The one thing absent, of course, is the guarantee of physical attraction. But Emma insists that, far from seeing it as a gimmick, she was intrigued by the idea.

'I had already tried lots of other ways of meeting men — internet dating, being fixed up by friends — and none of them had worked,' she says. 'Admittedly, this was a bit wild, but I was looking for love and I thought this could be my chance. That's why I did it.'

Not everyone was impressed. Emma's parents, Elizabeth and Roger, who run a plant and machinery firm from their home in Cheshire, took a while to warm up to the idea of their daughter marrying a stranger, and Roger declined to attend the February 2015 wedding, though he came round to James after meeting him.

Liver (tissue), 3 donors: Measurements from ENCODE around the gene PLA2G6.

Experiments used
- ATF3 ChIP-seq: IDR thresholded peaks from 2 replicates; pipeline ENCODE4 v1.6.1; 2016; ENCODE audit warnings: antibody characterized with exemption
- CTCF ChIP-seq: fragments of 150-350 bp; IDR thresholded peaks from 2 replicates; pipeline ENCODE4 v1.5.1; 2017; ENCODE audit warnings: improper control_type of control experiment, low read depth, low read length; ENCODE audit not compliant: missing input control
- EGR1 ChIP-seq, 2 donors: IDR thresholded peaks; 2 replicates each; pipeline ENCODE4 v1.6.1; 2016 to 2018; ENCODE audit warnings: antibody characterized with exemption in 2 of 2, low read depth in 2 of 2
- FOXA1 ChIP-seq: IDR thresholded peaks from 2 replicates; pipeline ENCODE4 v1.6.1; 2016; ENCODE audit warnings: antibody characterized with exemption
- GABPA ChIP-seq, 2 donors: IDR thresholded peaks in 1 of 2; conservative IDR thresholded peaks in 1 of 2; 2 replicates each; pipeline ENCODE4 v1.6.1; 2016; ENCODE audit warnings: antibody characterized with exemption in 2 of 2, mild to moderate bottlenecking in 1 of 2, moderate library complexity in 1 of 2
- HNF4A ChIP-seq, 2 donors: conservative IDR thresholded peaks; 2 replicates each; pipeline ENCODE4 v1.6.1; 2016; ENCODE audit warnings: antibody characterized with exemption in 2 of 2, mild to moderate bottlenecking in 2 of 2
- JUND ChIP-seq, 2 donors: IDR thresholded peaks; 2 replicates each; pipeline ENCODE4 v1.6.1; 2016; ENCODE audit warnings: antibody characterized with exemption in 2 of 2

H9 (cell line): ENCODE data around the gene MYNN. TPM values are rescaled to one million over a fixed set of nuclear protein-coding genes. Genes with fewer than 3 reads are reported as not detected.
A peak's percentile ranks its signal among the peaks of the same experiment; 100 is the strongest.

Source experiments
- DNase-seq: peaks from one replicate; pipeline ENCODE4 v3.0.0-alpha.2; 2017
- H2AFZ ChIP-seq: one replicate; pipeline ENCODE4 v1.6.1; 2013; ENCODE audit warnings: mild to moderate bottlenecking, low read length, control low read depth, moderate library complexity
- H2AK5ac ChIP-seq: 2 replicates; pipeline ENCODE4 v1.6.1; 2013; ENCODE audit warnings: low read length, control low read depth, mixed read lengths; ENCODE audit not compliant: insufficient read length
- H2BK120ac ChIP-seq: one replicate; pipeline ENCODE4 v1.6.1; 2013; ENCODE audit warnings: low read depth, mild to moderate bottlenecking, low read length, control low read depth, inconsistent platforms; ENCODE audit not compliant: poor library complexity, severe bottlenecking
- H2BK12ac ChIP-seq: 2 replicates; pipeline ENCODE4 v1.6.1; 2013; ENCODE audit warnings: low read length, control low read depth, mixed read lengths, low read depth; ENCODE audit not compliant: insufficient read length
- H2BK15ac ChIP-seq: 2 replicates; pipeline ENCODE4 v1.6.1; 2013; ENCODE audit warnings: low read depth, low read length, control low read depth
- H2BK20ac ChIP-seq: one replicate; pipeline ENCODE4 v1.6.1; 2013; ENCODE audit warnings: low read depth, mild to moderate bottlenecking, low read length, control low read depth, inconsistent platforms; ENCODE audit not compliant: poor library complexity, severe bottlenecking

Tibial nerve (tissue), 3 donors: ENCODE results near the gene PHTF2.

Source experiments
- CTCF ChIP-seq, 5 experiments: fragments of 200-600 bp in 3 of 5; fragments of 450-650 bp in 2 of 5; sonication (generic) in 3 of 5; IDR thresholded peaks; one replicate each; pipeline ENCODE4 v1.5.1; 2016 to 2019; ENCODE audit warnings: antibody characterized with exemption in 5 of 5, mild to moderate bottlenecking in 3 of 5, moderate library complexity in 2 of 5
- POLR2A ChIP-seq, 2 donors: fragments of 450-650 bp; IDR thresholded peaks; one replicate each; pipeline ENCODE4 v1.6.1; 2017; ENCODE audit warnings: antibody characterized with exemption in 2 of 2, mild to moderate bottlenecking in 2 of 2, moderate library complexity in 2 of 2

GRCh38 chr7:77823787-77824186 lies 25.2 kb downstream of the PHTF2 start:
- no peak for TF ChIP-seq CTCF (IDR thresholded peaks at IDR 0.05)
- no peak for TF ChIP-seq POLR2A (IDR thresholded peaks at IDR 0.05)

At first, the match looked promising. Emma and James hit it off and chose to remain married beyond the initial six-week deadline set by Channel 4, after which they would have to fund their own divorce if the marriage didn't work out.

The couple had some good times, including a mini-break to Barcelona, Sunday lunches with Emma's family and days out to Brighton.

Yet there was no getting away from the fact that James and Emma simply did not fancy each other.

'There's no algorithm for chemistry,' as Emma wryly puts it now, and after a heart-to-heart in November 2015 the couple decided to separate.

'It was very amicable, which helped, and both of us still had our own flats,' she says. Nonetheless, the experience was undoubtedly bruising.

'It wasn't a game for me. I had hoped to find a husband and the father of my children, and now I had to face the fact that, however amicable, I would always have a failed marriage behind me,' she says.

What she didn't envisage was the extent to which taking part in the show would loom over her life once she started dating again.

The first hurdle came when she uploaded her profile on to two online dating sites in March 2016.